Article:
January 27, 2022

Beyond Going Long

Complete UK News World

They denied the spread of Russian mercenaries in the country

They denied the spread of Russian mercenaries in the country

Mali is the center of the jihadist uprising.

Bamako. The government of Mali has denied the transfer of Russian mercenaries from a controversial paramilitary organization known as the Wagner Group to the West African country.

On Saturday, AFP reported that it had responded to allegations by a group of 15 Western countries involved in the fight against jihadists in the country.

A statement issued on Friday evening said the government “officially denies baseless allegations” about the “alleged deployment of elements of a private security company in Mali”.

At the same time, the Malian government requires it to provide it with “evidence from independent sources”.

She added that “Russian trainers” are in Mali in the framework of strengthening the operational capabilities of the local armed forces, while Bamako has an “only interstate partnership” with Russia.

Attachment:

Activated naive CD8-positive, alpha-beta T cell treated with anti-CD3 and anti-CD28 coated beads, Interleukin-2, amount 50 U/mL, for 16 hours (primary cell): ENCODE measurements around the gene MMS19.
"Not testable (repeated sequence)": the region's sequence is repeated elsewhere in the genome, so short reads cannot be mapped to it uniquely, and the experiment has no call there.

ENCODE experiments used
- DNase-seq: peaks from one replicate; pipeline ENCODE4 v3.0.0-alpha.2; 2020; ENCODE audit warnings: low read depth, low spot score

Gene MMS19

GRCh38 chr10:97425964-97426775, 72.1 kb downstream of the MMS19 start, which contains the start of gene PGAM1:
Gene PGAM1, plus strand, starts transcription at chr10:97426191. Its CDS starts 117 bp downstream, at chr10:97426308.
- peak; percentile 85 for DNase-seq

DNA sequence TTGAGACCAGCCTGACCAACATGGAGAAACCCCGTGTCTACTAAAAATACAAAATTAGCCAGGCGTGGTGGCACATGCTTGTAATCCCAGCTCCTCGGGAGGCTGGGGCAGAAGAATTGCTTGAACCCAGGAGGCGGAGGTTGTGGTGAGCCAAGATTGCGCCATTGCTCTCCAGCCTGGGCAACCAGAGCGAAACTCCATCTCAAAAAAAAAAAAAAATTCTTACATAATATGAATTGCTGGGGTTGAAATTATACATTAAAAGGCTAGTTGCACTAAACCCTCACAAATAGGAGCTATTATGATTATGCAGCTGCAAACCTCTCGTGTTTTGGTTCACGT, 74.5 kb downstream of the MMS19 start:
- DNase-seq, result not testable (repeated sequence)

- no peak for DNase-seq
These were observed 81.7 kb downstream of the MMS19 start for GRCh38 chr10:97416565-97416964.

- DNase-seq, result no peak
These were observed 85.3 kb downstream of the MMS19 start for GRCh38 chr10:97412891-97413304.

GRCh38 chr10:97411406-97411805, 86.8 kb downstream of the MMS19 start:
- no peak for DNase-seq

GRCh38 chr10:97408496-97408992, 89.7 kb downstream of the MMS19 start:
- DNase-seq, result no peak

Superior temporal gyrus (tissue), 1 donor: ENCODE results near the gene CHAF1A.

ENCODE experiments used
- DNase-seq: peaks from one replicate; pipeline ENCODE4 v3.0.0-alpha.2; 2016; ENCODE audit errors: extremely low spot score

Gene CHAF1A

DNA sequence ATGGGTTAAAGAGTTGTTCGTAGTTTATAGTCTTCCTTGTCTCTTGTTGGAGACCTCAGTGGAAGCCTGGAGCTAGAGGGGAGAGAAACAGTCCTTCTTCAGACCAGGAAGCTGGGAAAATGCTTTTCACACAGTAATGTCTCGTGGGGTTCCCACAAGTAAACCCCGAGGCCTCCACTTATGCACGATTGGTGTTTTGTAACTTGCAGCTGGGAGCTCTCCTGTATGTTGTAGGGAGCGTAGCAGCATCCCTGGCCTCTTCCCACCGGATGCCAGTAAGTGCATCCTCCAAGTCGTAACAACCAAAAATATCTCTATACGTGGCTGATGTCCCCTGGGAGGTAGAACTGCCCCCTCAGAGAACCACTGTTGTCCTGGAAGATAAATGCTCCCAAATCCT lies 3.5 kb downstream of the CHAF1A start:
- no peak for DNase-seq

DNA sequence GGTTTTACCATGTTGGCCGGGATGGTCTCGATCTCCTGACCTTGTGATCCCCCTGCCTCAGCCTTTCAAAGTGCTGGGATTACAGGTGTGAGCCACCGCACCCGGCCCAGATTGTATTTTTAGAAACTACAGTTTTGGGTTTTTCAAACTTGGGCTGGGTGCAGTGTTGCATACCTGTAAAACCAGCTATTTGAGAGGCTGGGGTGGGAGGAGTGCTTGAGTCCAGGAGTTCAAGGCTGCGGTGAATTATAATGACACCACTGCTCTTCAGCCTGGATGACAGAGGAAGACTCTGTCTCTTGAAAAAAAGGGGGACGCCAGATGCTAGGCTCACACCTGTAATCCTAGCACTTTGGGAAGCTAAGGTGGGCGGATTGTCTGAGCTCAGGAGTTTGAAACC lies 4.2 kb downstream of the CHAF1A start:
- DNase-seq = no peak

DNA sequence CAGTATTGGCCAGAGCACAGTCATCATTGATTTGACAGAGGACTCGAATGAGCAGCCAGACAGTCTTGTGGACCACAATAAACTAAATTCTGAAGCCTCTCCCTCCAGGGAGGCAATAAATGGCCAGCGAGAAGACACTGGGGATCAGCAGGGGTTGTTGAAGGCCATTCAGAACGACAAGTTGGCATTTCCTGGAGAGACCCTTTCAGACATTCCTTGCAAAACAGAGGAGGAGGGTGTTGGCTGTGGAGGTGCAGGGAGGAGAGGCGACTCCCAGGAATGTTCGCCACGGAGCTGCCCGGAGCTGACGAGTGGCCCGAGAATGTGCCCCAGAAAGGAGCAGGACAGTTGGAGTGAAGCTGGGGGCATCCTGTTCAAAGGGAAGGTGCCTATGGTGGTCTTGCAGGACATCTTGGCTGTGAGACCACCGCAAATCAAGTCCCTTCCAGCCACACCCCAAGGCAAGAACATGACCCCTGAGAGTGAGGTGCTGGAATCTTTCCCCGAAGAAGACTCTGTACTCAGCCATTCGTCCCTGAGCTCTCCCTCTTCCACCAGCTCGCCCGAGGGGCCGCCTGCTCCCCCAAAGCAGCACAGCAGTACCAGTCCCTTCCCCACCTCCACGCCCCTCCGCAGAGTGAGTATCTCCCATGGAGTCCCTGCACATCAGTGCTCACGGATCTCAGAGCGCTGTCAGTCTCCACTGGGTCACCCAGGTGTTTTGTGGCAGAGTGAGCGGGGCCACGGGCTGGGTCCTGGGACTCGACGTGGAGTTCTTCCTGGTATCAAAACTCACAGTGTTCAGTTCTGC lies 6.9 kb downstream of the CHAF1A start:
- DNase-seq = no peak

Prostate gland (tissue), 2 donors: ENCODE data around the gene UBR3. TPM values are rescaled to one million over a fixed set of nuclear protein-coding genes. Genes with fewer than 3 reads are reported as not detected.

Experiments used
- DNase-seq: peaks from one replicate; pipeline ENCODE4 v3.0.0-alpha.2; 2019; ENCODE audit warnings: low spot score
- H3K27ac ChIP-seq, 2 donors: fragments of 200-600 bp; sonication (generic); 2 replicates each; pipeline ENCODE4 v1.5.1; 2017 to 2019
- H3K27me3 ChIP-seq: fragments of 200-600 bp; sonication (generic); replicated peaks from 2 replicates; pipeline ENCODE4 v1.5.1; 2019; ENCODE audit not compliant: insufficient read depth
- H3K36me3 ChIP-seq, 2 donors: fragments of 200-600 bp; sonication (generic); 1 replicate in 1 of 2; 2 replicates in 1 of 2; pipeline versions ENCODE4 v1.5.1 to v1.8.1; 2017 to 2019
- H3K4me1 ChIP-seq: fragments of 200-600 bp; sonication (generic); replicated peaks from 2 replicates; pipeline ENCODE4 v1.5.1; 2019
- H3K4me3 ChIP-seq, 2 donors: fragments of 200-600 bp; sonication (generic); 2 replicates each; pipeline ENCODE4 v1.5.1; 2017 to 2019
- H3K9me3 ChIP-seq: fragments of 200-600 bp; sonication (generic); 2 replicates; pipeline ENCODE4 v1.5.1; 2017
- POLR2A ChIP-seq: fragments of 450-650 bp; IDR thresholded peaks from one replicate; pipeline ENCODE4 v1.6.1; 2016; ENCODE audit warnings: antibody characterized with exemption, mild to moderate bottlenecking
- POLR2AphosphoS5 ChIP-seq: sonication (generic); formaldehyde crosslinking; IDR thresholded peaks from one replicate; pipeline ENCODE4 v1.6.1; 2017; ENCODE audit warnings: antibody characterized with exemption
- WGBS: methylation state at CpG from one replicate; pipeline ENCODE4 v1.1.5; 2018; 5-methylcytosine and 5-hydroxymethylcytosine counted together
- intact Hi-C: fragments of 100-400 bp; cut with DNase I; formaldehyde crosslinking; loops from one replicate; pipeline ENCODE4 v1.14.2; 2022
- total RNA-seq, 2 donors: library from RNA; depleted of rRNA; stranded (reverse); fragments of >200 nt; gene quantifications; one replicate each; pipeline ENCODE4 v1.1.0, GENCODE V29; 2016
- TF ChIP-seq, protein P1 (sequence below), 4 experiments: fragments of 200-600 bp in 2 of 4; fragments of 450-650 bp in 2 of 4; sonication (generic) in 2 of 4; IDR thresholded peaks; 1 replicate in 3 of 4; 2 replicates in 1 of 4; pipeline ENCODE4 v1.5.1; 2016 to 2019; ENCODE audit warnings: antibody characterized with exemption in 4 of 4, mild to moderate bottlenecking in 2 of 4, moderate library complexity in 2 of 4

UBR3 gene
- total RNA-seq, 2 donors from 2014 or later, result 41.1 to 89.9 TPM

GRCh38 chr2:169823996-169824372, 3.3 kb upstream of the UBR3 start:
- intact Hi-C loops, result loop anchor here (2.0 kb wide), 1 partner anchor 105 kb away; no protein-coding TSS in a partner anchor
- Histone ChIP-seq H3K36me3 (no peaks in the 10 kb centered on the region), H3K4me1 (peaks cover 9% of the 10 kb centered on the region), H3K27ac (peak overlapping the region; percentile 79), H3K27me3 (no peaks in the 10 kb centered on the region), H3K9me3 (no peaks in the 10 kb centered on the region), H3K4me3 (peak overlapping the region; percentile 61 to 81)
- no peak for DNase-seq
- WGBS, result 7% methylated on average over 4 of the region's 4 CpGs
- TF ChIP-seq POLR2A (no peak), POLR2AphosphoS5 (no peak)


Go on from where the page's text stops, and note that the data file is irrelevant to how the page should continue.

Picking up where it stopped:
Sixteen Western countries strongly condemned the deployment of Russian mercenaries working for the Wagner Group in Mali on Thursday. In a joint statement, Moscow also accused of providing material support to these fighters.

On December 13 in Brussels, the foreign ministers of the European Union member states unanimously agreed to impose sanctions on the Wagner Group, which is accused of destabilizing eastern Ukraine, among other things.

The Wagner Group (known abroad as the Wagner Group) is a de facto private army that, according to the West, fights for the interests of the Kremlin in various conflict zones around the world.

She is often associated with a close partner of the Russian President Vladimir PutinaBillionaire Yevgeny Prigozhin. Moscow denies any government ties to the Wagner Group.

See also  Our diplomacy can sometimes be more pragmatic. Biden can't do much more than that

The situation in Mali is of growing concern, as there has only been a transitional government in the country in less than a year since the second coup, which will not have to fulfill its promise to hold elections in February, AFP said.

Mali is the center of a jihadist uprising that began in northern 2012 and spread three years later to neighboring Niger and Burkina Faso. France intervened in 2013 and now has about 5,000 troops in the area, but plans to reduce the number.